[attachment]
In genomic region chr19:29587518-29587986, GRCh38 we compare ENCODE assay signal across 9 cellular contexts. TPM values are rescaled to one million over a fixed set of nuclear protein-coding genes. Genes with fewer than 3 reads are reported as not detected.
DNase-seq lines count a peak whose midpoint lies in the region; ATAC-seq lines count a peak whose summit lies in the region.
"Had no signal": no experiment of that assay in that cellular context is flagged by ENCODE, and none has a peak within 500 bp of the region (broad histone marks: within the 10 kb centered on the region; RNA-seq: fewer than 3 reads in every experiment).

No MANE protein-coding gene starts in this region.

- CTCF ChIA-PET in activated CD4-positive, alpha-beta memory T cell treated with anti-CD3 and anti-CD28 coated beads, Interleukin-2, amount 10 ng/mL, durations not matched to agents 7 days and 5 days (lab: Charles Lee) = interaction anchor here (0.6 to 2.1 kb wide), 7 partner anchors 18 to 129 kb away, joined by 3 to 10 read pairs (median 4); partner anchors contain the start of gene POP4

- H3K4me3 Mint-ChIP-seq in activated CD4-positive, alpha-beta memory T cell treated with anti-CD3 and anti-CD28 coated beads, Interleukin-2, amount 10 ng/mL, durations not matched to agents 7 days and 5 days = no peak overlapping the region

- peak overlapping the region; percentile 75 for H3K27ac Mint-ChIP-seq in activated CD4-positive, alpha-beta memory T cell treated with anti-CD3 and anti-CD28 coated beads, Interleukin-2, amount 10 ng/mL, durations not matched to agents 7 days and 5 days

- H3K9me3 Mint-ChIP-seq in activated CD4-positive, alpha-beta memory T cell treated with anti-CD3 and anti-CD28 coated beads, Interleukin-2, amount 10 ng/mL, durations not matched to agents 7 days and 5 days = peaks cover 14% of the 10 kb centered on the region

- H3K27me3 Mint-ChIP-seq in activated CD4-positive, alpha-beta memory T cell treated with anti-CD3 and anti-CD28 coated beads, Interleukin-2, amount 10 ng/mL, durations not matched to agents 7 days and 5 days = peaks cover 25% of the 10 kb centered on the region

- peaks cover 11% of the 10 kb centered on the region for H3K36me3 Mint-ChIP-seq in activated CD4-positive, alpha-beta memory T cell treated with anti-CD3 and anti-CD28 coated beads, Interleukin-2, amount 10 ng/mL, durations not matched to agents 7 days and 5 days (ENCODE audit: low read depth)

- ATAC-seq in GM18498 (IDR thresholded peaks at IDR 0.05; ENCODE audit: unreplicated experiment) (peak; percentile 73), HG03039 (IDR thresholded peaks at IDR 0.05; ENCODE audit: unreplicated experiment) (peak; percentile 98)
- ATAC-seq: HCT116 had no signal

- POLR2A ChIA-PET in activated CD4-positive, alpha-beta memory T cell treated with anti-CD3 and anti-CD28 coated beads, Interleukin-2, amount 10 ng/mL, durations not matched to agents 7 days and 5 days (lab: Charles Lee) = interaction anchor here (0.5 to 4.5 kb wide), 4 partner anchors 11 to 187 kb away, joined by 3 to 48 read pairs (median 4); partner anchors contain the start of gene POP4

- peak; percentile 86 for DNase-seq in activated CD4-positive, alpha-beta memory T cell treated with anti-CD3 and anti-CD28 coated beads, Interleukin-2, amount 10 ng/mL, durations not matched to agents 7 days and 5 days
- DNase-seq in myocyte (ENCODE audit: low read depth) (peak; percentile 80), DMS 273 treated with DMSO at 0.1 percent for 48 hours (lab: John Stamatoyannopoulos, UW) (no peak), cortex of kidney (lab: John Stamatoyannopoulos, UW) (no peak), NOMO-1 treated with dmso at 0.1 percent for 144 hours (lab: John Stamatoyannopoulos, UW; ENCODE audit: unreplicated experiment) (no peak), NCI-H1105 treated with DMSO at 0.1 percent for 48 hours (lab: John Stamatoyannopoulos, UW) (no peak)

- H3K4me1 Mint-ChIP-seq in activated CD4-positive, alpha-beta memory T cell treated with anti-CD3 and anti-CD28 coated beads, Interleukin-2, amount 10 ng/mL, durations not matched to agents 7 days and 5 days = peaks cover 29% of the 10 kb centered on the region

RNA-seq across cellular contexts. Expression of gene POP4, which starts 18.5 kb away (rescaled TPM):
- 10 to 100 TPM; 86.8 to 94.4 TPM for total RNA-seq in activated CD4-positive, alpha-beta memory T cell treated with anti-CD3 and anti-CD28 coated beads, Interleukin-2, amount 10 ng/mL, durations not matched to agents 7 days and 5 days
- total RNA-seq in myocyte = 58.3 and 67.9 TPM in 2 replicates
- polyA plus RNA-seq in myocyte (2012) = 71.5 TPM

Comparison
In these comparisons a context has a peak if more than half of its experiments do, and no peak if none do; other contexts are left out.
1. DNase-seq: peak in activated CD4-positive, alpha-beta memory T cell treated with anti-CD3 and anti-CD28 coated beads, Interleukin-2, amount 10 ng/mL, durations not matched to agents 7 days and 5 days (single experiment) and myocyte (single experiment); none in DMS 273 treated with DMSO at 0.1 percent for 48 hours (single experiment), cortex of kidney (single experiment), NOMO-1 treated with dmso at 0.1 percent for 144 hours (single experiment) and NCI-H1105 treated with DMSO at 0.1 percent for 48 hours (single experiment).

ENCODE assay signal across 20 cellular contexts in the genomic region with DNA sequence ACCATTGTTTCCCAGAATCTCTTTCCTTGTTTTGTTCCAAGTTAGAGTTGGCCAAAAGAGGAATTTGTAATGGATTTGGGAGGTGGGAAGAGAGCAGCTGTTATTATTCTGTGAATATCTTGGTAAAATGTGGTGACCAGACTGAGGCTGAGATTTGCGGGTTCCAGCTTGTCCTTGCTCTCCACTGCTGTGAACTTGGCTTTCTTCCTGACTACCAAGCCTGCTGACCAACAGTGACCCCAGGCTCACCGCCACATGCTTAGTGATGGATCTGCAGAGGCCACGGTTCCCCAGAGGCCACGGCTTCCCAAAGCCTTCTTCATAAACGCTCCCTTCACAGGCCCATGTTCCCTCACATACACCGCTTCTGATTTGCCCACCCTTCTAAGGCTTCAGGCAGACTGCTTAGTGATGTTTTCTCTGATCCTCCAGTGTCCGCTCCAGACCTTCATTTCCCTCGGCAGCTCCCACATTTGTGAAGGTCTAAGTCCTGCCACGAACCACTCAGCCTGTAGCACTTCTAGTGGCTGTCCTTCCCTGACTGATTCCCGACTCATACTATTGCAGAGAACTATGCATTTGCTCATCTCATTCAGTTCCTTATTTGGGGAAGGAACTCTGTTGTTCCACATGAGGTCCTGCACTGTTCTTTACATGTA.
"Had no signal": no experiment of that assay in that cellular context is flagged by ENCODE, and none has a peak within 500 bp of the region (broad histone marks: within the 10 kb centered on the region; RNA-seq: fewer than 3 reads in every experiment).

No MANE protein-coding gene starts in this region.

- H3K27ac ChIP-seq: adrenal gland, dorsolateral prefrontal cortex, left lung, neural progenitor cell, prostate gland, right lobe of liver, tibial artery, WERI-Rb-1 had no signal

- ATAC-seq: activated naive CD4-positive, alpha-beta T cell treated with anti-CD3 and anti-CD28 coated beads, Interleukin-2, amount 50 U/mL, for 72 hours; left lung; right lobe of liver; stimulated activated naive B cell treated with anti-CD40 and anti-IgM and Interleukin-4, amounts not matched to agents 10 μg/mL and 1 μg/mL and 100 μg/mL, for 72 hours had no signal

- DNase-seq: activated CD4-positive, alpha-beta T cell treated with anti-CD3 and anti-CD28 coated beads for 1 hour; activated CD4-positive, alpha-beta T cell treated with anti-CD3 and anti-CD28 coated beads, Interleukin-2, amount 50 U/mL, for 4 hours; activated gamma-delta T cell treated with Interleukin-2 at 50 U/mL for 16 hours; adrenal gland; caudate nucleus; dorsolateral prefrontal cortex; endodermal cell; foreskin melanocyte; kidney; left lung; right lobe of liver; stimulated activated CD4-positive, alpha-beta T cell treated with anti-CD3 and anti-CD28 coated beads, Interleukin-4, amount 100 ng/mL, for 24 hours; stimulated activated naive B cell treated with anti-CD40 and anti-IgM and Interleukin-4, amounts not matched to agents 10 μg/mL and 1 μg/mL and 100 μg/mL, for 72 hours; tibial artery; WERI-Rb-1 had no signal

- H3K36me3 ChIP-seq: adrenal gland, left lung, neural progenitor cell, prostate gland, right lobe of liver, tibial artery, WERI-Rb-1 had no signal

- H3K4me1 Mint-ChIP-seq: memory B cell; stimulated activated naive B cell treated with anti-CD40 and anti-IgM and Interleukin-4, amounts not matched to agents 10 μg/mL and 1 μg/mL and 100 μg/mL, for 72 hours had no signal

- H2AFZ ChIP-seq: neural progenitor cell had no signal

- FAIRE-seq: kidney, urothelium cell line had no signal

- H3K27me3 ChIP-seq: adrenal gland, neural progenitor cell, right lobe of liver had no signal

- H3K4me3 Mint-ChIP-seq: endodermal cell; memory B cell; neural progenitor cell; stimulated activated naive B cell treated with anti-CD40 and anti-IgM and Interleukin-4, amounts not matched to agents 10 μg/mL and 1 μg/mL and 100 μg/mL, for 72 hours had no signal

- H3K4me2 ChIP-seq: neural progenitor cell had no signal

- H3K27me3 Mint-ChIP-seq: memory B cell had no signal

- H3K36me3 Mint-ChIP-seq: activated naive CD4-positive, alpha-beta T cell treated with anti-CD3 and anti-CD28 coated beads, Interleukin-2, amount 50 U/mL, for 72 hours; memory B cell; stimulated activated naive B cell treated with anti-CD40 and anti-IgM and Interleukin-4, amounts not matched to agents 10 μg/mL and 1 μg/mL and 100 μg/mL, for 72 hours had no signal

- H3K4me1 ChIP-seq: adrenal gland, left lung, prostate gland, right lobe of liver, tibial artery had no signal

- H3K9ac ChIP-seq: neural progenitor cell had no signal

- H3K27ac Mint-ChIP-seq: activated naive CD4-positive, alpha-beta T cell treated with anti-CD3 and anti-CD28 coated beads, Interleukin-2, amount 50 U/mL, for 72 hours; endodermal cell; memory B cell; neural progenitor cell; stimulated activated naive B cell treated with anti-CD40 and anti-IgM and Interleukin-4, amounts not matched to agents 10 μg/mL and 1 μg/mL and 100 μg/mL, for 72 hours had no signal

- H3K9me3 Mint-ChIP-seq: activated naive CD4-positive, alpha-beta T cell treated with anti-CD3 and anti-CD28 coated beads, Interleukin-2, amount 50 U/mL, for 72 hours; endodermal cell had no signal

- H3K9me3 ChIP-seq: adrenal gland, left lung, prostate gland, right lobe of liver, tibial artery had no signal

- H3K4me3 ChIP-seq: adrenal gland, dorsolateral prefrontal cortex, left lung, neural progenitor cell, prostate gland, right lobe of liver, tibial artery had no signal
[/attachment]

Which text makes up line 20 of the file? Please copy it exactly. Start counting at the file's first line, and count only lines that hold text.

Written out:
- polyA plus RNA-seq in myocyte (2012) = 71.5 TPM